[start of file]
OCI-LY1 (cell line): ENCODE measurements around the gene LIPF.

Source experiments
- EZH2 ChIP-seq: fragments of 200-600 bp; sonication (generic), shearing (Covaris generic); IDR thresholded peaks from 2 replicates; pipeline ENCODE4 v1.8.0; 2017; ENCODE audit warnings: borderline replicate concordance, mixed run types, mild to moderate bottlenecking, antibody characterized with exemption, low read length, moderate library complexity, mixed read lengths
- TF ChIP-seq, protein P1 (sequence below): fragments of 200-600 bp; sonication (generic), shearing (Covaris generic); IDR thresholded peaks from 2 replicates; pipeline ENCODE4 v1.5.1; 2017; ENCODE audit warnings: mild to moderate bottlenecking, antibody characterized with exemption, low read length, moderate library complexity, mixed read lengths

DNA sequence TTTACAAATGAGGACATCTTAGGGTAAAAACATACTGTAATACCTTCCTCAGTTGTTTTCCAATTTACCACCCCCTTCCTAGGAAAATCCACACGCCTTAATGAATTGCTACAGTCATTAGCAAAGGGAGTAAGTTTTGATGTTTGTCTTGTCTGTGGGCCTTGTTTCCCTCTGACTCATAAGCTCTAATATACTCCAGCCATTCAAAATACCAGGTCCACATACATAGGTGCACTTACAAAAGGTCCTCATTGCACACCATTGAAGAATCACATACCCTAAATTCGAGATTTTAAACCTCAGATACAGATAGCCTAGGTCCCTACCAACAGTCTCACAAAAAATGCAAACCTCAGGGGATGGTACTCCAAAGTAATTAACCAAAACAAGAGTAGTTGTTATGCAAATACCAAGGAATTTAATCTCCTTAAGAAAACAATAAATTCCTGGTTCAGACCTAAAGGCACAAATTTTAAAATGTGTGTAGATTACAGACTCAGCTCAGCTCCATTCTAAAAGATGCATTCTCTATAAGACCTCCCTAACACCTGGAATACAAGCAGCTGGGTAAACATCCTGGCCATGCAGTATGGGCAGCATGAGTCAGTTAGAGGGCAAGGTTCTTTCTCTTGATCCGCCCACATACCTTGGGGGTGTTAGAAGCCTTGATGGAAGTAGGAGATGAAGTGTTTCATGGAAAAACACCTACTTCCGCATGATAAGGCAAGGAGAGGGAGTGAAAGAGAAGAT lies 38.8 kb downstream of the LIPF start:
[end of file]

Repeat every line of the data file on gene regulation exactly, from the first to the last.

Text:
OCI-LY1 (cell line): ENCODE measurements around the gene LIPF.

Source experiments
- EZH2 ChIP-seq: fragments of 200-600 bp; sonication (generic), shearing (Covaris generic); IDR thresholded peaks from 2 replicates; pipeline ENCODE4 v1.8.0; 2017; ENCODE audit warnings: borderline replicate concordance, mixed run types, mild to moderate bottlenecking, antibody characterized with exemption, low read length, moderate library complexity, mixed read lengths
- TF ChIP-seq, protein P1 (sequence below): fragments of 200-600 bp; sonication (generic), shearing (Covaris generic); IDR thresholded peaks from 2 replicates; pipeline ENCODE4 v1.5.1; 2017; ENCODE audit warnings: mild to moderate bottlenecking, antibody characterized with exemption, low read length, moderate library complexity, mixed read lengths

DNA sequence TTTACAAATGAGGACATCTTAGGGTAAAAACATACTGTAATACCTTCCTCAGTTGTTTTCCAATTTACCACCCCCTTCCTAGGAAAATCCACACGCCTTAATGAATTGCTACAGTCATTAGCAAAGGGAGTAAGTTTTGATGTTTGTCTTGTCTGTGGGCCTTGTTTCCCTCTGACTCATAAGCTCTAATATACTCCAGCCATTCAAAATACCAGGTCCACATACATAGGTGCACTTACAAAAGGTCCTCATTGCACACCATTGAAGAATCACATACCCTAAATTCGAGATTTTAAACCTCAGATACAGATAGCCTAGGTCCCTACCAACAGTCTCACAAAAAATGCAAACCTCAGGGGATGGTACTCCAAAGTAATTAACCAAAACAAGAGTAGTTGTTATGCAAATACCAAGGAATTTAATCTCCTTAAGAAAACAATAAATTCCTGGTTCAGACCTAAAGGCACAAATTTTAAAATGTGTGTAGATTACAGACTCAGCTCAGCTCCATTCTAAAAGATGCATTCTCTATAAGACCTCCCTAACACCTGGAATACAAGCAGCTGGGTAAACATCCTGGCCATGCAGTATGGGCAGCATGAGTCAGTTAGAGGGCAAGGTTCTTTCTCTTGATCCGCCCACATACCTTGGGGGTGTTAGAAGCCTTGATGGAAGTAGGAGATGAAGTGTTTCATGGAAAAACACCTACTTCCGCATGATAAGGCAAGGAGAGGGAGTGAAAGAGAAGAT lies 38.8 kb downstream of the LIPF start: